Robins’ health pros offer practical tips for chronic pain management

  • Published
  • By Holly Logan-Arrington
  • Robins Public Affairs
Occasional aches and pains are part of life as people age. But, chronic pain – the kind that impacts one’s ability to perform daily activities – can be difficult to endure without help.

Robins Air Force Base’s health professionals in the 78th Medical Group are offering the following insight and tips on chronic pain and its effective management.

Psychology of Chronic Pain Management

Capt. Louis Pagano, a base Mental Health Clinic clinical psychologist, said there’s more to pain than some might think. One example of psychology’s influence in pain management is the Gate Control Theory of Pain, supported by years of research.

“Things that open the pain gate and make you feel pain are: stress and tension, depression and anxiety, and lack of activity or excessive activity,” he said. “Things that close the pain gate and help you feel better are: mindfulness skills, engaging in hobbies, using coping skills and moderating or pacing your activity.”

Behavioral Health Treatments that modify one’s sense of physical comfort and psychological well-being – closing the gate – may change activity and processing in the sensory cortex and limbic system, which then offers patients an increased sense of successful pain management.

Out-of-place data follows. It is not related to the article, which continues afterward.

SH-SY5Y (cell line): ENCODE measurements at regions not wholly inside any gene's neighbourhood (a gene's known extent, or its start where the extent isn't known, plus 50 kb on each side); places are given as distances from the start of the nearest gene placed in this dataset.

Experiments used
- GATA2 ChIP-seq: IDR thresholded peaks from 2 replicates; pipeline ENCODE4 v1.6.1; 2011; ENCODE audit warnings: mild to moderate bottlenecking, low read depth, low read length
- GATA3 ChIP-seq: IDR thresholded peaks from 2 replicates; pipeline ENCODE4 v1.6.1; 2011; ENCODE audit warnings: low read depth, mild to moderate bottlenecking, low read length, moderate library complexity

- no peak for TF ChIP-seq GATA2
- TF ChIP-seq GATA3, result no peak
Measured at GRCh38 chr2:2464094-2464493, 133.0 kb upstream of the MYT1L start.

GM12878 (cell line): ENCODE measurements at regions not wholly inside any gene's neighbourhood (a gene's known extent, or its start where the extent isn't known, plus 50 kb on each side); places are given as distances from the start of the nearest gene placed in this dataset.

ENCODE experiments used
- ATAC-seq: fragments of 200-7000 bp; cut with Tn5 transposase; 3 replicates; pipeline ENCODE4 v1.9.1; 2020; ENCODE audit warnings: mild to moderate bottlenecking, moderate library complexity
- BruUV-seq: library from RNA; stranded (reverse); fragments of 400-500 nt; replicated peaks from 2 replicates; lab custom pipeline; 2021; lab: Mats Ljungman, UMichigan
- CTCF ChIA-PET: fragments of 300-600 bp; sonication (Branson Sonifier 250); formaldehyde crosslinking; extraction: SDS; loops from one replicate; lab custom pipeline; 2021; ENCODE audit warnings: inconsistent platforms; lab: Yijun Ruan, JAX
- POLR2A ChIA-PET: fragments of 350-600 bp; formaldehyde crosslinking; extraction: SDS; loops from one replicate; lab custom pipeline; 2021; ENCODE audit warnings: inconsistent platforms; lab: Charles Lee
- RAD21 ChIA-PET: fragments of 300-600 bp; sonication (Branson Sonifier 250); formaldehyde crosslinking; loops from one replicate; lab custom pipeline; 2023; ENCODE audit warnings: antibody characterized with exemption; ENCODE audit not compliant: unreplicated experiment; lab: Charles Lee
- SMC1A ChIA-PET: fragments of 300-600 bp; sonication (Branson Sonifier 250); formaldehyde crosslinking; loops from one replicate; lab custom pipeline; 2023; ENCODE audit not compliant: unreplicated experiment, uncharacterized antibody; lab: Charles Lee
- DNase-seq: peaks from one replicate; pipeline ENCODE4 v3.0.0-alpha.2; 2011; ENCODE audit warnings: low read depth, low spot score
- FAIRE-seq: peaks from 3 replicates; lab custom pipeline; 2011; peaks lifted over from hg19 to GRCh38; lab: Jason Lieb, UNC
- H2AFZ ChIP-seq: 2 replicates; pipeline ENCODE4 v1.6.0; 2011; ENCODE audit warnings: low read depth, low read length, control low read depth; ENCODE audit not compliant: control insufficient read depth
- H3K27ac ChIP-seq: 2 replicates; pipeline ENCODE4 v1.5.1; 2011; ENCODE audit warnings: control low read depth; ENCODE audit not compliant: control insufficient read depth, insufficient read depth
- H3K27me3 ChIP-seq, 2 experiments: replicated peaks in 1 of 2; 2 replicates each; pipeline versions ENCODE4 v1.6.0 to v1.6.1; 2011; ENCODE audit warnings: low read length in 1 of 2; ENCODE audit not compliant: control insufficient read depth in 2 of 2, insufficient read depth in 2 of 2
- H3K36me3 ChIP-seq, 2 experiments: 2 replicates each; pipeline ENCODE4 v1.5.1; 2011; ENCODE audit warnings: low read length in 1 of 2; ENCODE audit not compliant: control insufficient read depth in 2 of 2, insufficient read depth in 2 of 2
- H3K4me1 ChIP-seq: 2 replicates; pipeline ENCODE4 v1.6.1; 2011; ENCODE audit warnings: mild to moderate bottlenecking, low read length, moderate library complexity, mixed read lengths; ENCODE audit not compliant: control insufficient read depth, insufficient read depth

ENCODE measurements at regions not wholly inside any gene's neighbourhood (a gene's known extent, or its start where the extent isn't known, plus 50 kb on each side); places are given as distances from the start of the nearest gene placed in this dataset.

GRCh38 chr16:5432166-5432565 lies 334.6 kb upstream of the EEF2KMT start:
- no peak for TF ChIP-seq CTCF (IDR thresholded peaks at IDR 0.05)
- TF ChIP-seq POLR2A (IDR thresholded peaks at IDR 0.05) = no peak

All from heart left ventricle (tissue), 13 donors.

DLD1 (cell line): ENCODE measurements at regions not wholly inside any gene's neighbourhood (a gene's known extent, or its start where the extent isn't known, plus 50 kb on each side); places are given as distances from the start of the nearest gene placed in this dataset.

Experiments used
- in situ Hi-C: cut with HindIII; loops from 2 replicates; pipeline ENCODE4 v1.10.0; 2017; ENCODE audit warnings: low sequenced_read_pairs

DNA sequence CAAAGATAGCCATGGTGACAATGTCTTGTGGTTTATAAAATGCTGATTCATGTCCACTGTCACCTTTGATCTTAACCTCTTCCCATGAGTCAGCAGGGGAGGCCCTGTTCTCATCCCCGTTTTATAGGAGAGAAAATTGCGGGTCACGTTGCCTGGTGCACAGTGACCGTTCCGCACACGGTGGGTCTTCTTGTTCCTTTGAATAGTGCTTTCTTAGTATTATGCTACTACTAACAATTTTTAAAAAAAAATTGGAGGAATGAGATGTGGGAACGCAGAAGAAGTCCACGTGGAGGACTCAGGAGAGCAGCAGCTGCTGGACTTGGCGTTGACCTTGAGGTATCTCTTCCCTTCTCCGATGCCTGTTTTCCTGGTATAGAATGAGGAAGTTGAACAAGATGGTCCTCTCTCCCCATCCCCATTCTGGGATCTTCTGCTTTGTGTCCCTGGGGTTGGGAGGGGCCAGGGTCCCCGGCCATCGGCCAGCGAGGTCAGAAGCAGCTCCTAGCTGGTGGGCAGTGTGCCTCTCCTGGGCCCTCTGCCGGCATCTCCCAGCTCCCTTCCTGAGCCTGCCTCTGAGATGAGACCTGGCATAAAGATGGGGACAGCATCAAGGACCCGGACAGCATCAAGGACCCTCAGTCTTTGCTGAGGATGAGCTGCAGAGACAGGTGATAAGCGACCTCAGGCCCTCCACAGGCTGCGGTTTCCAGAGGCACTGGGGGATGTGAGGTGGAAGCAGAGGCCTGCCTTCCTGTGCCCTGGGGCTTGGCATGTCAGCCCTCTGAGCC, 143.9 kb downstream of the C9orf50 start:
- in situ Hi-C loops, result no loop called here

Pagano said Acceptance and Commitment Therapy, often called ACT, uses a set of interventions to explore one’s life direction which when someone is in pain, may be viewed as impossible.

People with normal pain often believe that once symptoms are removed or decreased, they will be able to continue on with their life – which usually happens, Pagano said.

Chronic pain sufferers, however, often put valued life directions on hold for a long time. Pagano said in therapy people are invited to use these life directions as a compass to both direct and motivate for the challenging work of treatment.

“ACT can help you respond to painful thoughts, feelings and physical sensations about pain by helping you stay actively engaged with things that give your life meaning that chronic pain has previously taken from you,” Pagano said.

Pagano said ACT helps foster a mindful and willing posture pain so that you struggle with CP less and live your life more fully.

Physical side of chronic pain

Capt. Cody Butler, a 78th MDG physical therapist, said physical therapy and fitness can help with chronic pain management.

“Instead of striving to be completely rid of back pain, one should focus on a functional task, such as simply performing daily household chores or performing weekly fitness routines, without intense pain,” he said.

Manual therapy, manipulations, massage, electrical stimulation and mechanical spinal decompression are tools to help decrease pain, albeit short-term for the most part, to help people move better, Butler added.

A newer tool that’s becoming more popular is trigger point dry needling.

“It’s a procedure where tight or knotted muscles are found, and a thin needle – similar to an acupuncture needle – is inserted into that muscle, causing that muscle tension to be released. A person is then able to do more movements with less pain,” Butler said.